Eric Tate

Eric Tate Head Shot Small
Associate Professor
Education: 
PhD, University of South Carolina
Office: 
302 Jessup Hall
Phone: 
319-335-0259
Office Hours: 
By appointment.
Curriculum Vitae: 

I study connections between natural hazards and society, primarily through modeling of social vulnerability and risk. I have particular interest in vulnerability to floods, and my scholarly work falls into three main areas:

  1. Assessing social equity in disaster mitigation and recovery spending
  2. Validating indicators of vulnerability and risk.
  3. Analyzing uncertainty and sensitivity of geospatial models

I currently serve on the Climate Action Commission for Iowa City, the advisory board for the Anthropocene Alliance, and the Resilient America Roundtable. At UIowa, I'm a faculty affiliate with IIHR – Hydroscience & Engineering, the Center for Global and Environmental Research, and the Public Policy Center.

Courses: 
  • Contemporary Environmental Issues (GEOG 1070):  profiles the leading environmental challenges of today, focusing on causes, consequences, and solutions
  • Water Resources (GEOG 2930):  processes and practices underlying the management of freshwater resources
  • Hazards and Society (GEOG 3760):  how societies plan for, experience, and respond to natural and technological hazards
  • Environmental Justice (GEOG 4770):  relationships between environmental hazards & amenities, and marginalized groups & communities
Grants & Funding: 
Selected Publications: 

* Denotes a UI geography student

Antolini, F.*, E. Tate, B. Dalzell, N. Young, K. Johnson, and P. Hawthorne (2019). "Flood Risk Reduction from Agricultural Best Management Practices." Journal of the American Water Resources Association.

Emrich, C., E. Tate, S. Larson, and Y. Zhou (2019). "Measuring Social Equity in Flood Recovery Funding." Environmental Hazards.

E. Tate (2019). "Déjà Vu All Over Again: Trends in Flood Drivers Point to Continuing Vulnerability." Environment, 61(5): 50-56. DOI: 10.1080/00139157.2019.1637688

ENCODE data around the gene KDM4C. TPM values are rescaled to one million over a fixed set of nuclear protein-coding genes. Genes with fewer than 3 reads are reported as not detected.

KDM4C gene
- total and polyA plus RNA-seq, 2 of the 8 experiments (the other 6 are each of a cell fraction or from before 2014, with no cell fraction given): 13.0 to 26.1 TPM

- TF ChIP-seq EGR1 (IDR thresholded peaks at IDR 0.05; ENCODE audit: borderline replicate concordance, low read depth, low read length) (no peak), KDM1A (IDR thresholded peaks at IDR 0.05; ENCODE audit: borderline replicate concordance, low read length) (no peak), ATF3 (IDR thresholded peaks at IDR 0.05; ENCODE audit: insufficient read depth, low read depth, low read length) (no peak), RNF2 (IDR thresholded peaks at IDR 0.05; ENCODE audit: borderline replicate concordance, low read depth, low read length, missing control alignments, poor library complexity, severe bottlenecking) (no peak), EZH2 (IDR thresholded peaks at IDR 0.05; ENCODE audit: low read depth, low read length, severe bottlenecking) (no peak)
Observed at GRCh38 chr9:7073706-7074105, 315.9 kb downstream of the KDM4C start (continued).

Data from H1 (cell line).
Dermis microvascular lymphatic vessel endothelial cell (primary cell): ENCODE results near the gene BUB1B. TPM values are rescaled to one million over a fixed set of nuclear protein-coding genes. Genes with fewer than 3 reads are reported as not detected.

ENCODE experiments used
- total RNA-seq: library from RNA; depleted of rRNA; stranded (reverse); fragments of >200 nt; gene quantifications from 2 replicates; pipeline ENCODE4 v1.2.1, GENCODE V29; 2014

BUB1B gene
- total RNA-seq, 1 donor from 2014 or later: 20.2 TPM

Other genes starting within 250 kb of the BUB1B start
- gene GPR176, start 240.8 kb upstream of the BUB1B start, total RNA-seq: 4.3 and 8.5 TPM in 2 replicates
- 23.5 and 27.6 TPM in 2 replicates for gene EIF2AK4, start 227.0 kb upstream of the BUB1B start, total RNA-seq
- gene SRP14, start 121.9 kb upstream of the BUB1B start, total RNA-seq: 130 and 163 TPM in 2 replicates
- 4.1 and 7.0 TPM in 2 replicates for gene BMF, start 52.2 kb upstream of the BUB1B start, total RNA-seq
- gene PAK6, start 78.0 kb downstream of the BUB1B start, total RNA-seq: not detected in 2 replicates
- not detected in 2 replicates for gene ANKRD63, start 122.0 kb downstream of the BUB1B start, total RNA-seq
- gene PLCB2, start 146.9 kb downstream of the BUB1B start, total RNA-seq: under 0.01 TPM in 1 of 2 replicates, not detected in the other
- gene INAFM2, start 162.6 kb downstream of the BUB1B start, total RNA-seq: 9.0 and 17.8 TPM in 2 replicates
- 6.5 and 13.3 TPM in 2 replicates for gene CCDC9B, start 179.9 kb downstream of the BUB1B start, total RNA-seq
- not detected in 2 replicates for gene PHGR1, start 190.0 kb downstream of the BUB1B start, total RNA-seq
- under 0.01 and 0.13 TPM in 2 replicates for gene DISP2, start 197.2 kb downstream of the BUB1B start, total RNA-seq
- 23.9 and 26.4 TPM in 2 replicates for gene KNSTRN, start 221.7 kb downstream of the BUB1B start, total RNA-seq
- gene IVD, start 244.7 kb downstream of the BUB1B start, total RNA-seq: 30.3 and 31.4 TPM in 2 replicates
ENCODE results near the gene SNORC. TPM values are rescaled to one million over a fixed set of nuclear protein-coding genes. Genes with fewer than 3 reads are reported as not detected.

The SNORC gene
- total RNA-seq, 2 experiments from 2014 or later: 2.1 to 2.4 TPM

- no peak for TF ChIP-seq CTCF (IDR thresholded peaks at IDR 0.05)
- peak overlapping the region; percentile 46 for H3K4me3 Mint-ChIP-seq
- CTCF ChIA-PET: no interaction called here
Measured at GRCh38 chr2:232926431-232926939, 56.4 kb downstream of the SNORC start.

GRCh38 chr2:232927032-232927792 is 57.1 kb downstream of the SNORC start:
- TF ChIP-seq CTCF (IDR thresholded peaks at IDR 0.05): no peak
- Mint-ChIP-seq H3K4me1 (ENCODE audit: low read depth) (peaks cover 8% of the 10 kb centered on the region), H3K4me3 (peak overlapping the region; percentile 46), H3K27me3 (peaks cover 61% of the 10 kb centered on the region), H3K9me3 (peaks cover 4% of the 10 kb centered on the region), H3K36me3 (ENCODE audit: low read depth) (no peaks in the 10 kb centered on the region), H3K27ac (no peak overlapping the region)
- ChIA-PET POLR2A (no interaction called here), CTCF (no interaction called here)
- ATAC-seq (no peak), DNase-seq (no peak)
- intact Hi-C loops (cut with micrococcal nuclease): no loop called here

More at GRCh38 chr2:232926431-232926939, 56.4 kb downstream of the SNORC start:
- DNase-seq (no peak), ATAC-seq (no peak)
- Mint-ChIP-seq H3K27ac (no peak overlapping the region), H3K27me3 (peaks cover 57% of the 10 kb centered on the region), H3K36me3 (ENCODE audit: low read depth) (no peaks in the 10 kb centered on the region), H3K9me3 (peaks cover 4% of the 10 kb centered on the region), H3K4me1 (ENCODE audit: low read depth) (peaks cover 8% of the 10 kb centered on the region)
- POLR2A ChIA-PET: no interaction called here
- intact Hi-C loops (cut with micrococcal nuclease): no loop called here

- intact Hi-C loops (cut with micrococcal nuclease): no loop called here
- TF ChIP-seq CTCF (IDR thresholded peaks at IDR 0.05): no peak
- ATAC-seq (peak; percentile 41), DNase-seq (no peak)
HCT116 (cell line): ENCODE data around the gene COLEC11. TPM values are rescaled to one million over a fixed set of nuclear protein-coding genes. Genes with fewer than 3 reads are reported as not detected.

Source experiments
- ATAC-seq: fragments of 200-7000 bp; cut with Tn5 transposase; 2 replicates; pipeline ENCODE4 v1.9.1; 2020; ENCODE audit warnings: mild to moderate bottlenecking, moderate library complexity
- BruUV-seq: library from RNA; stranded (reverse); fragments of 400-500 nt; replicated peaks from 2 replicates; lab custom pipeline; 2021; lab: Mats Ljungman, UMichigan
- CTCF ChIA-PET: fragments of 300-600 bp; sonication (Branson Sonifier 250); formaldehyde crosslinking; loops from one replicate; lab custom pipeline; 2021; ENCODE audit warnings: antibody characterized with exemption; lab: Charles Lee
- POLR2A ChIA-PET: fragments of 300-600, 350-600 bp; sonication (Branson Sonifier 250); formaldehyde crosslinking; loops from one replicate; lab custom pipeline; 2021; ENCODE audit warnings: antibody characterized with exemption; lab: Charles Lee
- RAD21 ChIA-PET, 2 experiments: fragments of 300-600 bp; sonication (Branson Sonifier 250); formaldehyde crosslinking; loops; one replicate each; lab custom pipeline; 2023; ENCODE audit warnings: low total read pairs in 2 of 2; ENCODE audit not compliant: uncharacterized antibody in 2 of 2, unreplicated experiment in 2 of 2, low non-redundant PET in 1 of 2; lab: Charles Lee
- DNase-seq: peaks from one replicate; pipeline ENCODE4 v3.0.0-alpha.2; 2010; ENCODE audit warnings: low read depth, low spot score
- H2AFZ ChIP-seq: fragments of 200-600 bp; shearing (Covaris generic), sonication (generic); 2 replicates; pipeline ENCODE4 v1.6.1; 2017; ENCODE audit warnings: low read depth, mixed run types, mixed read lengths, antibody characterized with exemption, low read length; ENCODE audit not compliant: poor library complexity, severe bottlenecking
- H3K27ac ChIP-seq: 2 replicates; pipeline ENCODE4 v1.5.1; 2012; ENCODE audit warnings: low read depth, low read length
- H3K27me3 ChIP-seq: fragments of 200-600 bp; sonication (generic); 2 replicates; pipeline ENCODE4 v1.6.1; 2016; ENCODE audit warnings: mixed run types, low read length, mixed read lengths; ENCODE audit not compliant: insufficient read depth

National Academies of Sciences, Engineering, and Medicine. (2019). Framing the Challenge of Urban Flooding in the United States. The National Academies Press, Washington, DC.

Rufat, S., E. Tate, C. Emrich, and F. Antolini* (2019). "How Valid are Social Vulnerability Models?" Annals of the American Association of Geographers, 109(4), 1131-1153. DOI: 10.1080/24694452.2018.1535887

Tate, E., Decker, V. and Just, C. (2018). "Evaluating Collaborative Readiness for Interdisciplinary Flood Research." Risk Analysis. DOI: 10.1111/risa.13249

Burton, C., S. Rufat, and E. Tate (2018). "Social Vulnerability." In Vulnerability and Resilience to Natural Hazards, eds. S. Fuchs and T. Thaler, 53-81. Cambridge: Cambridge University Press.

Bitterman, P.*, E. Tate, K.J. Van Meter, and N. Basu (2016). "Water security and rainwater harvesting: A conceptual framework and candidate indicators." Applied Geography, 76:  75-84.

Carrel, M., S.G. Young*, and E. Tate (2016). "Pigs in Space: Determining the Environmental Justice Landscape of Swine Concentrated Animal Feeding Operations (CAFOs) in Iowa." International Journal of Environmental Research and Public Health, 13(9):  849.

Muñoz, C.* and E. Tate (2016). "Unequal Recovery? Federal Resource Distribution after a Midwest Flood Disaster." International Journal of Environmental Research and Public Health, 13(5):  507.

Tate, E., A. Strong, T. Kraus, and H. Xiong* (2016). "Flood Recovery and Property Acquisition in Cedar Rapids, Iowa." Natural Hazards, 80(3):  2055-2079.

Rufat, S., Tate, E., C.G. Burton, and A.S. Maroof* (2015). "Social vulnerability to floods: Review of case studies and implications for measurement." International Journal of Disaster Risk Reduction, 14(4):  470-486.

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